Dear Tom and Ray:

I have never seen a man or woman put a Band-Aid over a diamond ring. Yet every year, some cars come out with their headlights covered. Why hide them? - GeorgeTOM: It's purely a matter of styling, George. Some designers think that by hiding the headlights, they can make a particular car look better during the day.

RAY: And when the headlights pop up at night and make the car look silly, who cares? It's dark, and no one can see how it looks anyway.

TOM: I'm not opposed to the styling, George. What bothers me about hidden headlights is the wind drag they create. The car manufacturers go to such great lengths to make cars aerodynamically perfect (with flush doors, flush glass, flush toilets, etc.), then they go and screw it up by having the equivalent of two huge pie plates pop up out of the hood at night!

RAY: The EPA should really have another gas-mileage category for cars with hidden headlights. There should be "city," "highway" and "with pie tins deployed."

Dear Tom and Ray:

I hope you can help me with my problem. I own a 1989 Chevrolet Camaro RS, which I purchased new. More specifically, I very often have trouble getting the transmission into reverse. It just doesn't want to slide in! I usually end up trying to finesse it in, but it grinds. Or I just force it in very quickly, but that makes it grind, too. This happens with a hot or cold engine.

The dealer has recommended several things, including rocking the car back and forth, allowing it to idle down completely and revving it before shifting. None of this has worked. The dealer insists that the vehicle has a good transmission, a "German transmission." I have been driving manual transmissions for 22 years and have never experienced this problem. What's your advice? - Ken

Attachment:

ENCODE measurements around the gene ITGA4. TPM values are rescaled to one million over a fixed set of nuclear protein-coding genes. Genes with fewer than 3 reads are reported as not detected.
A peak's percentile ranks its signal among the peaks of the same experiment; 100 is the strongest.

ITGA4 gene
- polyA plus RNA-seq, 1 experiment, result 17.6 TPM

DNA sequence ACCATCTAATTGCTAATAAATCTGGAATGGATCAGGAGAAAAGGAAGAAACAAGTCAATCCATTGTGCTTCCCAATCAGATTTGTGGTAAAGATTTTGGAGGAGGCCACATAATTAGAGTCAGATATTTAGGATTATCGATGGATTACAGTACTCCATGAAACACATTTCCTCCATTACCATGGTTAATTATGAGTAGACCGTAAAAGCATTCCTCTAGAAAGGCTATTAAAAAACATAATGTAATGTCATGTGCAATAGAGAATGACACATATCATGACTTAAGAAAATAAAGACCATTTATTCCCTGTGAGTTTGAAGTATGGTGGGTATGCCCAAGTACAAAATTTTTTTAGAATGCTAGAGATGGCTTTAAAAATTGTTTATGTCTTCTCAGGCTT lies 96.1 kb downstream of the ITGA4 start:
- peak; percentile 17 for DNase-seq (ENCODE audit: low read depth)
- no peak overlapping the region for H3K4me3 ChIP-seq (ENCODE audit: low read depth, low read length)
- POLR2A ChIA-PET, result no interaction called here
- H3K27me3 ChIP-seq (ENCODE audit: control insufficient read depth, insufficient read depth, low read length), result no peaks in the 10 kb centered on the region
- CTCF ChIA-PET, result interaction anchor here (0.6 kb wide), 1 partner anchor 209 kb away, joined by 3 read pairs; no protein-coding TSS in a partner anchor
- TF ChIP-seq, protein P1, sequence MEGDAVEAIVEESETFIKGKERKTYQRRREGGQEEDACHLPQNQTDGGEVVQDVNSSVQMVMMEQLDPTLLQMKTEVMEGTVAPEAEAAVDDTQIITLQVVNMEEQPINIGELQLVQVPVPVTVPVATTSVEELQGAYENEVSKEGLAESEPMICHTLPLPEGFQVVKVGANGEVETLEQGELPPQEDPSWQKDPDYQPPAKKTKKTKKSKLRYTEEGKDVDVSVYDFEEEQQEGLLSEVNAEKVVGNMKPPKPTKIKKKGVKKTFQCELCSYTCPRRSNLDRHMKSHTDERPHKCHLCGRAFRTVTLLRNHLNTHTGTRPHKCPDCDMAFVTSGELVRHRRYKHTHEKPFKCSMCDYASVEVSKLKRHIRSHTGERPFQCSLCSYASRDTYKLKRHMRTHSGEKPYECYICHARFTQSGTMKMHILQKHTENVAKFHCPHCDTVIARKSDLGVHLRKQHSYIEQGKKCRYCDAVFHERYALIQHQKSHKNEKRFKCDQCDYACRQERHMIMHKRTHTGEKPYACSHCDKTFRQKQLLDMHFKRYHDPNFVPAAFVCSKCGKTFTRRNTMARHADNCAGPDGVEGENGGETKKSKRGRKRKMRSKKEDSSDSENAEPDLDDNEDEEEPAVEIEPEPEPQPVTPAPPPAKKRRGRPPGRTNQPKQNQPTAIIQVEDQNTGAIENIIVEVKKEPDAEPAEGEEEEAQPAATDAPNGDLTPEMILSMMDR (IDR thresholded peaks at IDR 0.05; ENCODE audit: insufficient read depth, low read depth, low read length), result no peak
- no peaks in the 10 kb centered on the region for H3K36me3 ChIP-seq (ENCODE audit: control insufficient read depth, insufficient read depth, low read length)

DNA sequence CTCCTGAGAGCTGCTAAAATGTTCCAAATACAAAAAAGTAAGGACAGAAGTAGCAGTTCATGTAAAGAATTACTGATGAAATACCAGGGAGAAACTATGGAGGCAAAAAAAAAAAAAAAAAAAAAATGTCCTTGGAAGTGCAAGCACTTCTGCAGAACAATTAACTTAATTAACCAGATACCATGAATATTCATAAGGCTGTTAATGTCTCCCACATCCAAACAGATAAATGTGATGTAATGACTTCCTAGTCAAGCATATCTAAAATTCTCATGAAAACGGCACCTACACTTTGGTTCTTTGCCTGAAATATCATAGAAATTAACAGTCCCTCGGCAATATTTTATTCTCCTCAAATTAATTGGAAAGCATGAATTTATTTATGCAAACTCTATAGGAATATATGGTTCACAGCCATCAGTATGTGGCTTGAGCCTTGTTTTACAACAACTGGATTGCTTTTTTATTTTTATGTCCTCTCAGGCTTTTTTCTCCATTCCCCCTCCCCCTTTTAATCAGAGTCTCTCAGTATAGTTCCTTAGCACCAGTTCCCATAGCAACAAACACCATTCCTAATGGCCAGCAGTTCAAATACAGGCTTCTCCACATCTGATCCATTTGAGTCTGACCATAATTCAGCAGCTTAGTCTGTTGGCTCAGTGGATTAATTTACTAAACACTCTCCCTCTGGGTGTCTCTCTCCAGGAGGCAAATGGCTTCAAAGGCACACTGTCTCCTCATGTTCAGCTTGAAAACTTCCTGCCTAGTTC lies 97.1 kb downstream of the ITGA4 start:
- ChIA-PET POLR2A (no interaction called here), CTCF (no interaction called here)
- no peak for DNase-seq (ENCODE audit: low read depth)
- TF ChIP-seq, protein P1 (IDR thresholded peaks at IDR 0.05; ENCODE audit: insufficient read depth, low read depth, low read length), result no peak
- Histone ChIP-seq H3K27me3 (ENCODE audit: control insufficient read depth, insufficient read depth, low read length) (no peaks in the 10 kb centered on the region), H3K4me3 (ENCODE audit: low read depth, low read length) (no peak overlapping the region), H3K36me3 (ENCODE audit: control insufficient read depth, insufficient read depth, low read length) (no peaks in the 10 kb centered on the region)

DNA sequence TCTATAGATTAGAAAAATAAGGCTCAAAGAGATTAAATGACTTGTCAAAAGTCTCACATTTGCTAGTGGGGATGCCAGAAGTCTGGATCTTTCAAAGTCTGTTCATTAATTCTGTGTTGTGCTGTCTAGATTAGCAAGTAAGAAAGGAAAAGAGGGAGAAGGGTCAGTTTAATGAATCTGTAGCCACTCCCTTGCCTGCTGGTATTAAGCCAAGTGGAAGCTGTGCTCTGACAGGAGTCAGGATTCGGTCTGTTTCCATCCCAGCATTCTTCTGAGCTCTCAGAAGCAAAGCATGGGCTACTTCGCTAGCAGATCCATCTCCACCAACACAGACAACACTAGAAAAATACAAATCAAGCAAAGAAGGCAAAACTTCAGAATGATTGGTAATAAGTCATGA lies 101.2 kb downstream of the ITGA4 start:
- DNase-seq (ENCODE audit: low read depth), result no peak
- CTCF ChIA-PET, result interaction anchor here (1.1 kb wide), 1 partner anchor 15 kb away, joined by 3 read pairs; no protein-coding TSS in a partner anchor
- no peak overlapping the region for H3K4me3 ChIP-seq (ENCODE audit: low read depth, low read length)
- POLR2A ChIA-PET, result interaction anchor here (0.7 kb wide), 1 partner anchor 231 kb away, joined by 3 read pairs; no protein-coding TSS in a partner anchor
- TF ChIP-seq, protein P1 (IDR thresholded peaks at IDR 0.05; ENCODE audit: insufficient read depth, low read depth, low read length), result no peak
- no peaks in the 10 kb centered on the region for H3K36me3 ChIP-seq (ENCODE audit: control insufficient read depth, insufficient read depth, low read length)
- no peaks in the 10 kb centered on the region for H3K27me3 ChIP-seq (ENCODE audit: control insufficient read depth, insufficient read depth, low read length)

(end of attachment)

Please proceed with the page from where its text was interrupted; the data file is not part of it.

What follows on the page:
RAY: This car may have a good "German" transmission, but it sounds like it has a lousy Chevrolet clutch. Resistance and grinding in reverse and first gear are signs that your clutch is not disengaging all the way.

TOM: You'll have to do a little detective work to find out if they're all like this. Get a job as a valet parker at the next Van Halen concert. You should get a chance to park a bunch of Camaros that night. If they all grind like yours does, it's a lousy design, and you're probably just going to have to live with it.

RAY: If they don't grind, you can assume that there's something wrong with yours. First check to make sure nothing is obstructing the clutch pedal. We've had similar complaints from people whose extrafloor mats have prevented the clutch from going all the way to the floor. That extra inch is enough to cause grinding in reverse gear.

TOM: If nothing is in the way of the pedal, take the car back to the dealer, and make sure your complaint is in writing while the car is still under warranty. Then ask him if he'd rather replace the clutch now, or give you a new clutch and a new "German transmission" when you eventually tear up the teeth trying to jam it into reverse every day.

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